The Year of the Flood!
I thought these links were interesting!
You guys should check it out!
We were discussing today how this book is sort of a warning call for the whole world.
It now is actually is on a book tour and now has turned into an environmental fundraiser as well! :)
Check this site out!

Atwood ‘rewrites’ the biblical stories of Paradise, Adam and Eve, Mt. Ararat and Noah’s ark to prophet the waterless flood. Perhaps she references the ‘waterless flood,’ disaster because of God’s promise in the Bible that He will never again destroy the whole earth with a flood:
           “ ‘I establish my covenant with you: Never again will all life be cut off by the waters of a flood; never again will there be a flood to destroy the earth.’ And God said, ‘This is the sign of the covenant I am making between me and you and every living creature with you, a covenant for all generations to come: I have set my rainbow in the clouds, and it will be the sign of the covenant between me and the earth. Whenever I bring clouds over the earth and the rainbow appears in the cloud, I will remember my covenant between me and you and all living creatures of every kind. Never again will the waters become a flood to destroy all life. Whenever the rainbow appears in the clouds, I will see it and remember the everlasting covenant between God and all living creatures of every kind on the earth.’” Genesis 9: 11-17

However, this covenant between man and God is perceived in a different manner by the Gardeners. For them, this message is a “warning to God’s beloved Creatures: Beware of Man, and of his evil heart” (91). Perhaps  Atwood interprets the Bible in a different manner through this eco-religious cult to impose a warning to a contemporaneous world which has misused nature and taken nature for granted. 

                One of the hymns from God’s Gardeners Oral Hymnbook, My Body is Earthly Ark, is also an allusion to the book of Psalm 91, a hymn in the Bible.

                He who dwells in the shelter of the Most High will rest in the shadow of the Almighty. I will say of the Lord, ‘He is my refuge and my fortress, my God, in whom I trust.’

                Surely he will save you from the fowler’s snare and from the deadly pestilence.

                He will cover you with his feathers, and under his wings you will find refuge; his faithfulness will be your shield and rampart.

                You will not fear the terror of night, nor the arrow that flies by day, nor the pestilence that stalks in the darkness, nor the plague that destroys at midday.

                A thousand may fall at your side, ten thousand at your right hand, but it will not come near you.

                You will only observe with your eyes and see the punishment of the wicked.

                If you make the Most High your dwelling- even the LORD, who is my refuge-

                Then no harm will befall you, no disaster will come near your tent.

                For he will command his angels concerning you to guard you in all your ways;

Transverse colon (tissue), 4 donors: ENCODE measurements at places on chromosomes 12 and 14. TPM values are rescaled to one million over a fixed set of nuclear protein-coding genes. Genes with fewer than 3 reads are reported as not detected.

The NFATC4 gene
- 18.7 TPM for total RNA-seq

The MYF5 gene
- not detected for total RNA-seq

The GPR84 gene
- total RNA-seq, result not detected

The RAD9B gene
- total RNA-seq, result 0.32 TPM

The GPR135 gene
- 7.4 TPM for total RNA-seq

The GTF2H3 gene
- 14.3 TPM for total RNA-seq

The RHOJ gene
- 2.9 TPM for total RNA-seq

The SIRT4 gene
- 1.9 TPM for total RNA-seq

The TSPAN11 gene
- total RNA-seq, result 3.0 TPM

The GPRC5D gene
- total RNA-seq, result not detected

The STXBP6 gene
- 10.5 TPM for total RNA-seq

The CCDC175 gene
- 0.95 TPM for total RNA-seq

They will lift you up in their hands, so that you will not strike your foot against a stone.

                You will tread upon the lion and the cobra; you will trample the great lion and the serpent

                ‘Because he loves me,’ says the Lord, ‘I will rescue him; I will protect him, for he acknowledges my name.

                He will call upon me, and I will answer him; I will be with him in trouble, I will deliver him and honor him.

                With long life will I satisfy him and show him my salvation.’”

Some of the verses are similar to the verses in the God’s Gardeners Oral Hymnbook. For instance, the phrase “My Ark will then come safe to land by light of Spirit’s guide,” (93) is referring to the angels stated in Psalm 91 who are sent to “guard you in all your ways.”

TheArarat, in the hymn of the Gardeners, alludes to the evidence of Noah’s Ark but also can be an allusion to the dwelling place of the “Most High,” God, in order to introduce the utopia world of the Gardeners.




There are a host of biblical allusions, characters, hymns, biblical verses in the Bible.
The obvious ones are Adam and Eve and the place the Gardeners live

I will try to upload the specific references and allusions later.
However, it is difficult to plainly define the allusions of the Bible as it appears Margaret is knowledgeable of the Bible but does not 
wholly agree with the Bible. Therefore, at many times, she changes the core value of the Bible and changes some of the meanings and tells the stories in a different tone and manner.

In fact, although the Gardeners appear to represent the Judeo-Christianity at first, the Gardeners themselves are mixed with the theology of
"Buddhism mixed with drug-induced visions, New Age mysticism."


Atwood has contributed greatly to the canonization of Canadian literature. She has been highlighted not only in Canada, but also internationally. First of all, she is known for her literary criticism, Survival: A Thematic Guide to Canadian Literature.

One of the commentaries on Survival says: